Modeling the differentiation of induced pluripotent stem cells using single cell RNA sequencing data
In: Student Reports, Summer 2017, Jackson Laboratory
Dr. Mingyang Lu
Induced pluripotent stem cells (iPSCs) are promising tools for biomedical research such as human disease model, and regenerative medicine. Yet, our insight into the gene regulatory mechanism of iPSC differentiation is still incomplete. This study aims to understand the regulatory mechanism underlying the iPSC differentiation via a novel combined approach that utilizes both scRNA-seq data analysis and network modeling. In this study, the scRNA-seq data measure the gene expression of iPSCs differentiating into four different cell types: mesoderms, endoderms, neurons, and trophectoderms (TEs), and at four collection times: day 1,2,4, and 6. Based on hierarchical clustering analysis, we first found the 640 embryonic developmental genes can capture major cell phenotypes. The results also show that after iPSCs differentiate into TEs, around day 4 and 6 the TEs diverge into two subpopulations. In subsequent analyses, we inferred a pseudotime of each cell and examined the expression dynamics of the genes in the TE cell line and clustered the genes based on their dynamical behaviors. Literature information and gene expression dynamics were used to construct a transcription factor network, and the network model reveals five steady states, which can explain the mechanism of the TE cell differentiation.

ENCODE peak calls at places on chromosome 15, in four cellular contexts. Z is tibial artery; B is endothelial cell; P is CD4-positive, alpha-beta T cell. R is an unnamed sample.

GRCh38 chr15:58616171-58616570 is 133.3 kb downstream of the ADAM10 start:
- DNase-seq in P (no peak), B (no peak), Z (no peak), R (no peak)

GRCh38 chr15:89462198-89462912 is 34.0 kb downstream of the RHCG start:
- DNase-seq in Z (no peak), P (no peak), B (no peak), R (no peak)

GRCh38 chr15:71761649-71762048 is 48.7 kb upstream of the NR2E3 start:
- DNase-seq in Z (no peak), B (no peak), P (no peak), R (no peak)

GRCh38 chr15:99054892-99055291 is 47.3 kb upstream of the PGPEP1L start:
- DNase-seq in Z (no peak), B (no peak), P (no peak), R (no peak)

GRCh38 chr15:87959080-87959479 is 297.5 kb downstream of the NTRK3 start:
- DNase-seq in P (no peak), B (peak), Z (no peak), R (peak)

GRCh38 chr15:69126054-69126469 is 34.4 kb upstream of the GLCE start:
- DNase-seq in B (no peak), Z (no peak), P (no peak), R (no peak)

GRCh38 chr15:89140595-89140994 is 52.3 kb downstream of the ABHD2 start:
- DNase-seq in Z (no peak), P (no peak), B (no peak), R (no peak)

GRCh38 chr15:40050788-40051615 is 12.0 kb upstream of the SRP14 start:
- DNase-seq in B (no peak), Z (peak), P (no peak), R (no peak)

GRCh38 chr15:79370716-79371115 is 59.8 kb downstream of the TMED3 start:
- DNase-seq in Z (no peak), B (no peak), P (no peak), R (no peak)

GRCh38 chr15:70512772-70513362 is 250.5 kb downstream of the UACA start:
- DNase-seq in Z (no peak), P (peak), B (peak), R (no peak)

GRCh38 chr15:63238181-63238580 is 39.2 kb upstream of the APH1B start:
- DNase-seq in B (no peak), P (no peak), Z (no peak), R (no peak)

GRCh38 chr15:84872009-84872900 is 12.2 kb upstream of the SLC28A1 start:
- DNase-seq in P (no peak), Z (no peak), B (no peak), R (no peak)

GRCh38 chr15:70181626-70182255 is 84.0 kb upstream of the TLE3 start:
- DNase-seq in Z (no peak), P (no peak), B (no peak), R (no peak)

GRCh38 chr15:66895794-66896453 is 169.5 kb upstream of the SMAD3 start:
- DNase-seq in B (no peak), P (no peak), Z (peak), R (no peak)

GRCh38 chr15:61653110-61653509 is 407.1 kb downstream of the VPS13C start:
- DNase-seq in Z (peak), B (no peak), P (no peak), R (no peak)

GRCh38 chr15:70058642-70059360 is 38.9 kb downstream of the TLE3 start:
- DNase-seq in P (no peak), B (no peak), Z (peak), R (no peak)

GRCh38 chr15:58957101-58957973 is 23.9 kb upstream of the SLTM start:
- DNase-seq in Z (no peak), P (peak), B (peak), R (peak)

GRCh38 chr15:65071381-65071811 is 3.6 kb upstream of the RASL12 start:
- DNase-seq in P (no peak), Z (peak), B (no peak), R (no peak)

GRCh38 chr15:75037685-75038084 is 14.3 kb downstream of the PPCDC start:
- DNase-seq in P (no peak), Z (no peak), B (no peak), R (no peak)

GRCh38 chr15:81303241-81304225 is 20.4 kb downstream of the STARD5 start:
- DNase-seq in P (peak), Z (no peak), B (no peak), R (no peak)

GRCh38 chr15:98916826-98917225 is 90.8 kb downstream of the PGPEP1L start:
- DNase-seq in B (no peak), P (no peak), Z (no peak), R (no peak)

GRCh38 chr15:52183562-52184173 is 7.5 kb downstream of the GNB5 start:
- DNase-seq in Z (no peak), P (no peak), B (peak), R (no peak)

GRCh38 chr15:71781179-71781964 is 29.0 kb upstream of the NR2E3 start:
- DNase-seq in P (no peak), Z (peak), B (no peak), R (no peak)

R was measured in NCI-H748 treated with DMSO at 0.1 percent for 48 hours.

Pholcharee, Tossapol, "Modeling the differentiation of induced pluripotent stem cells using single cell RNA sequencing data" (2017). Summer and Academic Year Student Reports. 2595.